The Stone Skeleton : Structural Engineering of Masonry Architecture
What is the timescale for the settlement and cracking of an old stone building? How do the elegant flying buttresses of a Gothic cathedral safely transfer thrust to the foundations? And what is the effect of wind on a stone spire, or bell-ringing on a church tower? These and many other questions pertinent to the upkeep of old stone structures are answered in this clear and authoritative guide. With a firm scientific basis, but without the use of complex mathematics, the author provides a thorough and intuitive understanding of masonry structures. The basis of masonry analysis is introduced in the first two chapters, after which individual structures - including piers, pinnacles, towers, vaults and domes - are considered in more detail. This lucid and informative text will be of particular interest to structural engineers, practising architects and others involved in the renovation and care of old stone buildings.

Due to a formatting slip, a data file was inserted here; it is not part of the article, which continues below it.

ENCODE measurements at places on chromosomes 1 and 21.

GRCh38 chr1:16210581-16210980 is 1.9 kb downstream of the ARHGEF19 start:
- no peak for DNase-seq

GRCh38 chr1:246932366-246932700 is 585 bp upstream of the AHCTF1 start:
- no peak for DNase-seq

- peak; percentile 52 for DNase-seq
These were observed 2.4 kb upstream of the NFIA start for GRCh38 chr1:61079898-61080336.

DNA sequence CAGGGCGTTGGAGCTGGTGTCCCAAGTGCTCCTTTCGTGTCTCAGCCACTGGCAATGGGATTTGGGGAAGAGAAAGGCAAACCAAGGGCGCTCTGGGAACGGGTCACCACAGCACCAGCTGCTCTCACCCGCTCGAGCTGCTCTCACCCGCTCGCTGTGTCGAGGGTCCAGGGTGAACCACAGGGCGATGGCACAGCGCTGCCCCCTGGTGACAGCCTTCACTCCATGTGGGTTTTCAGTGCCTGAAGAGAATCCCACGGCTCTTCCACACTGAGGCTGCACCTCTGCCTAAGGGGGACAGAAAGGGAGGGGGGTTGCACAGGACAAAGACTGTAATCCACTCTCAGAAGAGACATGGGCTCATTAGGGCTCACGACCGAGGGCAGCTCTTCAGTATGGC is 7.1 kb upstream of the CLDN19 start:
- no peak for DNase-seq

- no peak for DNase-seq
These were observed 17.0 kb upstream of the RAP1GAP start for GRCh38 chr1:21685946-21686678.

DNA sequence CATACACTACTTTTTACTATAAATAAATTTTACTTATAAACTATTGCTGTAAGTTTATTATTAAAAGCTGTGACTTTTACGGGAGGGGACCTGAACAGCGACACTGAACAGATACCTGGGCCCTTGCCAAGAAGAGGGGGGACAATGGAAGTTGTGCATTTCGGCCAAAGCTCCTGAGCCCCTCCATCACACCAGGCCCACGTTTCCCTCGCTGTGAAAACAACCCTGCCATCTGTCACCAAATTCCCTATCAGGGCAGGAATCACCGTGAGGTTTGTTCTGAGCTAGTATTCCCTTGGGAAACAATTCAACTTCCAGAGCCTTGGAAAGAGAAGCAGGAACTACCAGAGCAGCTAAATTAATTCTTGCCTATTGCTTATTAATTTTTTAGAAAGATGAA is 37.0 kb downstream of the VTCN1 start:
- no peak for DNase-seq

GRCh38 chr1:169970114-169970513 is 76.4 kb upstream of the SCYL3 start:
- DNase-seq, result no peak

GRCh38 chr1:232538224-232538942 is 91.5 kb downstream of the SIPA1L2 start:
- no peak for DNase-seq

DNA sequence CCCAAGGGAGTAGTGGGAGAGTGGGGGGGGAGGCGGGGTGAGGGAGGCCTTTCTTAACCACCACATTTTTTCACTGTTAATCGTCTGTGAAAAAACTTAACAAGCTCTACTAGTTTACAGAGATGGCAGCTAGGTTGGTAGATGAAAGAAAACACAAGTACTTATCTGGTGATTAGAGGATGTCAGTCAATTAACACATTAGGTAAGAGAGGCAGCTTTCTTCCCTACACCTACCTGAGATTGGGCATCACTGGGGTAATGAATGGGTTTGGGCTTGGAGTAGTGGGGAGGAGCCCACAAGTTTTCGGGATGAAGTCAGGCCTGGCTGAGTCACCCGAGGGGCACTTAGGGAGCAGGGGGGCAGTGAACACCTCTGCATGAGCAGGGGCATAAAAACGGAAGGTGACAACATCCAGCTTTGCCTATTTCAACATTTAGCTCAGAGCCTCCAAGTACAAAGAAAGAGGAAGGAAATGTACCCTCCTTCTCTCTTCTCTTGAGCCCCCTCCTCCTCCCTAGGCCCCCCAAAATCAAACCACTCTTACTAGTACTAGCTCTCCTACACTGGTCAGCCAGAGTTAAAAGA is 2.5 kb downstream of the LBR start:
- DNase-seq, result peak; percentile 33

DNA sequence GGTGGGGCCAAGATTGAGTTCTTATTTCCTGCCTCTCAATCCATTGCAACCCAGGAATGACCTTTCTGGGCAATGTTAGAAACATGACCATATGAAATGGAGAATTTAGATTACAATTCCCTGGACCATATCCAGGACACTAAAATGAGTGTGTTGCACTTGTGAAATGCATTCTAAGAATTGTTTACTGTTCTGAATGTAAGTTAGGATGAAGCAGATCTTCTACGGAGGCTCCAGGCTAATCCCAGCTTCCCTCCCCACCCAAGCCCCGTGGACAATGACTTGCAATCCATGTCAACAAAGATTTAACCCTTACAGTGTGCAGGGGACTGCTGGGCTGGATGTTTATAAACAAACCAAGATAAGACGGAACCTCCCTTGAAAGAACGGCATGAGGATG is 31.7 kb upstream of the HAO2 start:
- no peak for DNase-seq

- Electronic book text
- CAMBRIDGE UNIVERSITY PRESS
- Cambridge University Press (Virtual Publishing)
- Cambridge, United Kingdom
- 105 b/w illus. 3 tables
Table of contents
Preface; 1. Introduction; 2. Structural theory of masonry; 3. Domes; 4. The masonry vault; 5. Some structural elements; 6. Towers and bells; 7. Spires; 8. Some historical notes; Bibliography; Index.
'... this book is a delight for the student of architecture, engineering, history, and art. Visually, this slim volume ... is elegant ... will appeal to a wide readership, both technical and artistic ... The book is clearly written, meticulously illustrated, and beautifully bound. The author's fascination and love of this subject is infectious.' M. A. Erki, Applied Mechanics Review Winner of the Choice Outstanding Academic Books 1996. '... one of the most fascinating books on structural engineering that this reviewer has read in recent years.' S. C. Anand, Choice '... many clear illustrations complement the scholarly text ... unites and updates much that has been published elsewhere. Excellent for structural engineers, whether students or practitioners.' New Scientist